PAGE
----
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Hamburg parent outraged by showing of ‘Psycho’ murder scene to middle schoolers

The bloody knife comes down again and again, stabbing a helpless Janet Leigh during the famous shower scene from Alfred Hitchcock’s “Psycho.”

It’s scary even to hardened horror movie aficionados, but imagine the effect on a classroom of special-education students in Hamburg Middle School.

Parent Terry Dunford found out when his 13-year-old daughter started telling him about the video clip she saw in school that showed a nude woman in a shower and blood on the floor.

“It appalls me that a professional would make that kind of decision, to show inappropriate material to my child or any child,” he told the School Board on Wednesday night. “I am disgusted by this action.”

Dunford said that seven years ago he and his wife adopted three children from Poland who had been orphaned.

“When we did that, we brought them to a place of safety and security. A week ago, that safety and security was shattered. It’s heartbreaking for me, knowing what my family’s past was, to have them be subjected to material that is not appropriate for minors,” he said.

Dunford said the special-education teacher added the “Psycho” clip to a video that the district had purchased several years ago from Scholastic, which provides educational materials to school districts. The lesson was on how sights and sounds can generate fear. It featured a scene from “The Shining,” where Jack Nicholson jams an ax through a door, terrorizing his wife, and one from “Child’s Play,” featuring Chuckie, a character who later in the movie goes on to commit murder and mayhem.

“This is not appropriate for minor children. R-rated movies are R-rated for a reason,” Dunford said. “Have we become so desensitized to crime and violence that we think it’s OK to show R-rated material to a kid? Is that what we’ve come to in America?”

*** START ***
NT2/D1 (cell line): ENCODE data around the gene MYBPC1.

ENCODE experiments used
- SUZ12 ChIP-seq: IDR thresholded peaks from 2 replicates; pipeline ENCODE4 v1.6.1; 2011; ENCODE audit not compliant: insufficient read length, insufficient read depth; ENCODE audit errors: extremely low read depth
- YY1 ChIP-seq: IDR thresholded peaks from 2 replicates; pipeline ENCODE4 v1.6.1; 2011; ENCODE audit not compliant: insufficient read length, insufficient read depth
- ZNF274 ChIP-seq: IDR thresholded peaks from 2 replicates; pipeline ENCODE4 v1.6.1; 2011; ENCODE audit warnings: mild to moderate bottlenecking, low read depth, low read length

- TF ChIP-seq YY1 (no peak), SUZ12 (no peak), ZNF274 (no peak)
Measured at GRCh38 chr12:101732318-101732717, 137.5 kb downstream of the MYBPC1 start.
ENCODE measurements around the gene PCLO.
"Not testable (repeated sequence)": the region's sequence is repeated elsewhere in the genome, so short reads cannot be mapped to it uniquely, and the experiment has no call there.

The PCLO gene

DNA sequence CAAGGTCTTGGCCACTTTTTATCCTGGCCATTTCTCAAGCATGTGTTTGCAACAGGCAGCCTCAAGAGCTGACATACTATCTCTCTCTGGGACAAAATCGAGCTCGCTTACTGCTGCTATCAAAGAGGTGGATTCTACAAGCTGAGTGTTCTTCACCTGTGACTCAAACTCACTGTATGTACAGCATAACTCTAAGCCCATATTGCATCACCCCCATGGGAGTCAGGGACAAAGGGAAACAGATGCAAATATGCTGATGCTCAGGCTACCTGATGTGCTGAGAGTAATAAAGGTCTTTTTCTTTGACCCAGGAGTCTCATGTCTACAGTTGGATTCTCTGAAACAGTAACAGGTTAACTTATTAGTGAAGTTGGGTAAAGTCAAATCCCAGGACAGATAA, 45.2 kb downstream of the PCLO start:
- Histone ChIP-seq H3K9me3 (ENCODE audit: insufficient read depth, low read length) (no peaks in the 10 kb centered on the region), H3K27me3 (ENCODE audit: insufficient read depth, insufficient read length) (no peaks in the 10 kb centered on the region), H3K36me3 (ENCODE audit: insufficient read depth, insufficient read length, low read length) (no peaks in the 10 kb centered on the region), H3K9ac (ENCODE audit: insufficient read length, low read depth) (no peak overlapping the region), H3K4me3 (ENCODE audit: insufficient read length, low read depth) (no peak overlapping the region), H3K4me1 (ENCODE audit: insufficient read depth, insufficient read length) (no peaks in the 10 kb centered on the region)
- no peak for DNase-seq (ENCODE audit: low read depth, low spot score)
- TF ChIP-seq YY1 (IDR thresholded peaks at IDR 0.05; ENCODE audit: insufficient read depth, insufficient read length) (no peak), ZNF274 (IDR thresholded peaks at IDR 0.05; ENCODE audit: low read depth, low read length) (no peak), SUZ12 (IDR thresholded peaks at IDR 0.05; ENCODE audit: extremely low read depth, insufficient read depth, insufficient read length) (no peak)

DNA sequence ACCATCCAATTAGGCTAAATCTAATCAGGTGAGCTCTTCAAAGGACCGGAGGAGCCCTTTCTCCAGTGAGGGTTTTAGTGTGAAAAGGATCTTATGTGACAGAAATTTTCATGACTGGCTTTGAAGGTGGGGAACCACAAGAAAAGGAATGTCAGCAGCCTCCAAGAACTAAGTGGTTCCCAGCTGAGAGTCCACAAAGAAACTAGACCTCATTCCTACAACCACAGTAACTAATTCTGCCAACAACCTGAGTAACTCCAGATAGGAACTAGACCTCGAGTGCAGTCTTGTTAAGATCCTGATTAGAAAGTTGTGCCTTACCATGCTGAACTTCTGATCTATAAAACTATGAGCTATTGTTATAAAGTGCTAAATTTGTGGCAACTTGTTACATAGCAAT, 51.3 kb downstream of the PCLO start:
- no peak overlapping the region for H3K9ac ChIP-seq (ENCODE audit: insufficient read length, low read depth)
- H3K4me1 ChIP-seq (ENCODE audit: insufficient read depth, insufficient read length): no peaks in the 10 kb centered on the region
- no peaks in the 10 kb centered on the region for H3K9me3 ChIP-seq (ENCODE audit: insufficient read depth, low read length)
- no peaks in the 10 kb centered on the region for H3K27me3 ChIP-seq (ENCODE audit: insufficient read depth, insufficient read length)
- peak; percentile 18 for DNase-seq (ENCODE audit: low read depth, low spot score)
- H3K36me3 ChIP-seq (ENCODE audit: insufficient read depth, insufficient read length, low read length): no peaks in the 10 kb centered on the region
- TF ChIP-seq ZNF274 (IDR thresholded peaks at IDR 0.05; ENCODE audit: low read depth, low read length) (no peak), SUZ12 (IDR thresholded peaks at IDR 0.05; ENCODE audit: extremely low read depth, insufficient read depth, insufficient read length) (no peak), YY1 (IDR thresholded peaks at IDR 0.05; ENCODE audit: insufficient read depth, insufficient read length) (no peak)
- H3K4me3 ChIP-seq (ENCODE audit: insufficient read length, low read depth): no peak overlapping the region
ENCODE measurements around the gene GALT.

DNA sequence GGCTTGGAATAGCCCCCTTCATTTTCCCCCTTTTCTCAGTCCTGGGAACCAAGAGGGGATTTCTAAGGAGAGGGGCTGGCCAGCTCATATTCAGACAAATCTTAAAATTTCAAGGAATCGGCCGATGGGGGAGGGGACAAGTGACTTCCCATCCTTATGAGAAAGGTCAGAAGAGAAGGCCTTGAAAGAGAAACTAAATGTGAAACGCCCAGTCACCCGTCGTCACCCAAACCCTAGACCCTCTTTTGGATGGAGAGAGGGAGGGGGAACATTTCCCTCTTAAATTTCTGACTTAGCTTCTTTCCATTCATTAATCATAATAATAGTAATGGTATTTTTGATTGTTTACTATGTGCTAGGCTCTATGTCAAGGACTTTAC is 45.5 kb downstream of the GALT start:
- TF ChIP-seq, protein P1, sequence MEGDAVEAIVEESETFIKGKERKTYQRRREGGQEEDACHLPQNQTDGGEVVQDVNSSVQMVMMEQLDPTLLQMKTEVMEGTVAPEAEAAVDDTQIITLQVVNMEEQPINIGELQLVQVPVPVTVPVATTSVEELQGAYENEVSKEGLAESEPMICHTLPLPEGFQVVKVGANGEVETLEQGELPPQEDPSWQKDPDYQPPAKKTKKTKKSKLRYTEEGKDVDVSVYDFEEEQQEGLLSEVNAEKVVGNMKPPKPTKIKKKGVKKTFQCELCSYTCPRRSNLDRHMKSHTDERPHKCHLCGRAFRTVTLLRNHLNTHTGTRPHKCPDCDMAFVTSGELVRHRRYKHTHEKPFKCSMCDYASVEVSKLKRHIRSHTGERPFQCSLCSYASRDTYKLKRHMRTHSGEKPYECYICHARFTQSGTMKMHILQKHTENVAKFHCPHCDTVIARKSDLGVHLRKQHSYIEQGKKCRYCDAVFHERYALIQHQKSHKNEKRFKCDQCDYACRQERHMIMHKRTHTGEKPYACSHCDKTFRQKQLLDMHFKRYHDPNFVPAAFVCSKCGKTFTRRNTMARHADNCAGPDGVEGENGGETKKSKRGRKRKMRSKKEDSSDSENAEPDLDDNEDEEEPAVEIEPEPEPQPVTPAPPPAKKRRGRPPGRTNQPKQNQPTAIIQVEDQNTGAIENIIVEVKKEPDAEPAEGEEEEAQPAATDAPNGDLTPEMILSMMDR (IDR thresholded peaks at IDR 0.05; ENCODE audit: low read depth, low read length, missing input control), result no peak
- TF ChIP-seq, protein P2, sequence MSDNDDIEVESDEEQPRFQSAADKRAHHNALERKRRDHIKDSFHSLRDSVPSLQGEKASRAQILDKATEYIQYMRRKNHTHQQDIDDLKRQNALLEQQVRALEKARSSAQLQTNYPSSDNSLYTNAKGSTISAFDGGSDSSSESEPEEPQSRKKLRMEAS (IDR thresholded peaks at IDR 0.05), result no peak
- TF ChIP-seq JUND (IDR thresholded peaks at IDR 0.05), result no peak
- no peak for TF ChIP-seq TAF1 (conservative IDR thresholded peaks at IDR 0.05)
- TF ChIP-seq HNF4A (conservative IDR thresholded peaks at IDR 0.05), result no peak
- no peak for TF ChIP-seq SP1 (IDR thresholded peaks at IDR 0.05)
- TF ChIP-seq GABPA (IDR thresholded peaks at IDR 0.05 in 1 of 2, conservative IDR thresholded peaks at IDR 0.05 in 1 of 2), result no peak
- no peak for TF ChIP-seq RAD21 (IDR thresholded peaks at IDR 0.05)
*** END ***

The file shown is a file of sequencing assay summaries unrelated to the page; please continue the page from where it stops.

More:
He faults Scholastic and the teacher who added the “Psycho” scene to the lesson. Dunford said he asked to speak at Wednesday’s special board meeting to let other parents know they should follow up on what is going on in the classroom. He said some of the children in his daughter’s class have problems communicating and may not have been able to tell their parents.

“God knows what they may have been thinking in the last week,” he said.

Dunford met with the principal and the superintendent, and said the district has been very responsive.

“They’ve listened a great deal, they’ve apologized verbally and in writing, and we thank them for that,” he said.

His daughter has been moved to another class, he said after the meeting, adding that there should be consequences for the teacher.

He asked that the district send a letter to other parents in the class and another to Scholastic asking why it would choose inappropriate material for children and create a standing committee to look at curriculum and materials going into the classroom.

Board members did not comment at the meeting, but said the issue is being addressed by the superintendent, who was not at Wednesday’s meeting.